The research will be carried out on two main themes:

  Modelling the structure and electronic structure of Si|(SiO2/SiON)|HfSiO (N)|HfO|TiN stacks

  This work will focus on modelling the density and properties of chemical SiO2 interface layer before and after nitridation in 
  comparison with thermally grown SiO<sub>2</sub> layers, and modelling the amorphous TiN layer. For 
  constructing these layers we will test and apply the molecular dynamics tools and forcefields 
  available in QuantumATK. The results will include the structure of interfaces, band offsets and 
  band bending effects due to interface dipoles. Constructing these stacks will allow us to consider the 
  effects of impurities, such as La, Al, Co, Ta, Mg on the electronic structure of compounded gate 
  stack and work-function engineering. The work will help develop effective protocols for 
  QuantumATK to setup these systems and market the tools through scientific publications.


  The primary goal will be to find out precursors (for trap generation) and traps 
  (process related) that are responsible for defect generation and trapping respectively. We will focus 
  on intrinsic defects, such as O vacancies in SiON and HfON and hydrogen related defects and 
  intrinsic electron and hole trapping in amorphous films [7]. The results will include:

    i. Trap energy location and formation energy.

    ii. Nature of traps - donor / acceptor that are responsible for n and p channel FETs.

    iii. Nature of traps that are triggered during BTI, HCI and TDDB stress.

  To link with experimental measurements we will use NEGF tools available in QuantumATK. The 
  calculated values for defects will be used in Sentaurus Device for reliability modelling.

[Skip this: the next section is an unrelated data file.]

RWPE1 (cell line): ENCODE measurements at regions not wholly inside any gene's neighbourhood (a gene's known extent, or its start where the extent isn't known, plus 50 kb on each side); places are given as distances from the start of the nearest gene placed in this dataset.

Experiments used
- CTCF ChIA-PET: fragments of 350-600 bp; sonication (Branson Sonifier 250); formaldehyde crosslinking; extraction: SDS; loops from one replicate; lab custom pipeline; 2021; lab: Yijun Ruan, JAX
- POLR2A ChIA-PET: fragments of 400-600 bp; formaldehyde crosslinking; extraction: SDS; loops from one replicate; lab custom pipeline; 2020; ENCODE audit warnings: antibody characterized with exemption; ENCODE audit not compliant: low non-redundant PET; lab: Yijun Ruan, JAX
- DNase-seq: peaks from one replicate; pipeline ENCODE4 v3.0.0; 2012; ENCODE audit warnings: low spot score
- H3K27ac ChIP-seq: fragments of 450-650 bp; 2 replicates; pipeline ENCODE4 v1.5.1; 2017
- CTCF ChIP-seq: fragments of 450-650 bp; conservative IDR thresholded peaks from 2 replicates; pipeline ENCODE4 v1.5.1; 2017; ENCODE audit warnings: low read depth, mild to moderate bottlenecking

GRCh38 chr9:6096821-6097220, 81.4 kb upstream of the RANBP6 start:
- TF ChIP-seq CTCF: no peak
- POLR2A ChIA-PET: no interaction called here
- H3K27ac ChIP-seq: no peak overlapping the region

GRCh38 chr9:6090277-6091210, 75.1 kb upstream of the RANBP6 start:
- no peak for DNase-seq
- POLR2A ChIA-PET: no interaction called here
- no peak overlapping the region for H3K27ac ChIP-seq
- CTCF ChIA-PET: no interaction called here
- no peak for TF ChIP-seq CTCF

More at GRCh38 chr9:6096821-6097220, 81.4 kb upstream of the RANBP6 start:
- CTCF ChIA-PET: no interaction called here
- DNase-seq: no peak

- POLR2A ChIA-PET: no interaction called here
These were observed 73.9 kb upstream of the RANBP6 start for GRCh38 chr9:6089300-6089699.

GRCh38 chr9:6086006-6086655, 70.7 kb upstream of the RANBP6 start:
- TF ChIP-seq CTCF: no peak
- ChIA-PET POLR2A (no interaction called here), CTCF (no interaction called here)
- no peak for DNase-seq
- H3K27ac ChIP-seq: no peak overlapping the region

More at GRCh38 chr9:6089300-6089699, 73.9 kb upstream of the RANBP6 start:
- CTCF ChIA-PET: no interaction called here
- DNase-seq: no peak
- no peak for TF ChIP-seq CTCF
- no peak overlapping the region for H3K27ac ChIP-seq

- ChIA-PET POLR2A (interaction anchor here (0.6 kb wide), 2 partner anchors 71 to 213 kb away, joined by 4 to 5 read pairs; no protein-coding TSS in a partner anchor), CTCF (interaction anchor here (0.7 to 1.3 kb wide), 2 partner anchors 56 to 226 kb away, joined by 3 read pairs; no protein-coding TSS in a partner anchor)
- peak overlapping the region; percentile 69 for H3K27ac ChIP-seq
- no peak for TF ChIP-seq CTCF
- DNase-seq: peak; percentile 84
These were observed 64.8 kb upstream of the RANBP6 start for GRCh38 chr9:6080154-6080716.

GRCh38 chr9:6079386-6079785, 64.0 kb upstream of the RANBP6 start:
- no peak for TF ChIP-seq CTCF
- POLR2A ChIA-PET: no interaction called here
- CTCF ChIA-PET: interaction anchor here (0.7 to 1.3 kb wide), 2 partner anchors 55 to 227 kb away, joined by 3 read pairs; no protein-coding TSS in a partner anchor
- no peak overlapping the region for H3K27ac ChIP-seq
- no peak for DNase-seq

Industry collaborators
  The work in the PhD will couple QuantumATK with Sentaurus for relevant industrial problems. 
  The work will help identify new SMW modules. Prof. Mahapatra and Prof. Shluger has a close 
  relation with the industry, and a deep understanding of structural and process related problems for 
  current and upcoming technologies, thus, their input will be an important contribution for 
  developing and marketing QuantumATK. 


 [1] A. S. Foster, F. Lopez Gejo, A. L. Shluger, R. M. Nieminen, Vacancy and interstitial defects in hafnia, Phys. Rev. B 65, 174117 (2002) 
 [2] J. L. Gavartin, A. L. Shluger, A. S. Foster, G. Bersuker, The role of nitrogen-related defects in high- dielectric oxides: Density-functional studies, J. Appl. Phys. 97, 053704 (2005)
 [3] Y. Wimmer, Al-M. El-Sayed, W. Gos, T. Grasser, A. L Shluger, Role of hydrogen in volatile behaviour of defects in SiO<sub>2</sub>-based electronic devices, Proc. Roy. Soc. A 472, 20160009 (2016) 
 [4] A. Padovani, D. Z. Gao, A. L. Shluger, L. Larcher, A microscopic mechanism of dielectric breakdown in SiO<sub>2</sub> films: An insight from multi-scale modelling, J. Appl. Phys. 121, 155101 (2017) 
 [5] J. L. Gavartin and A. L. Shluger, Modeling HfO<sub>2</sub>/SiO<sub>2</sub>/Si interface, Microel. Eng. 84, 2412 (2007) 
 [6] J. Cottom, et al., Modeling of Diffusion and Incorporation of Interstitial Oxygen Ions at the TiN/SiO2 Interface, ACS Applied Materials & Interfaces, 11, 36223 (2019) 
 [7] J. Strand, M. Kaviani, D. Gao, Al-M. El-Sayed, V.V. Afanas ev, A. L. Shluger, Intrinsic charge trapping in amorphous oxide films: status and challenges, 30, 233001 (2018)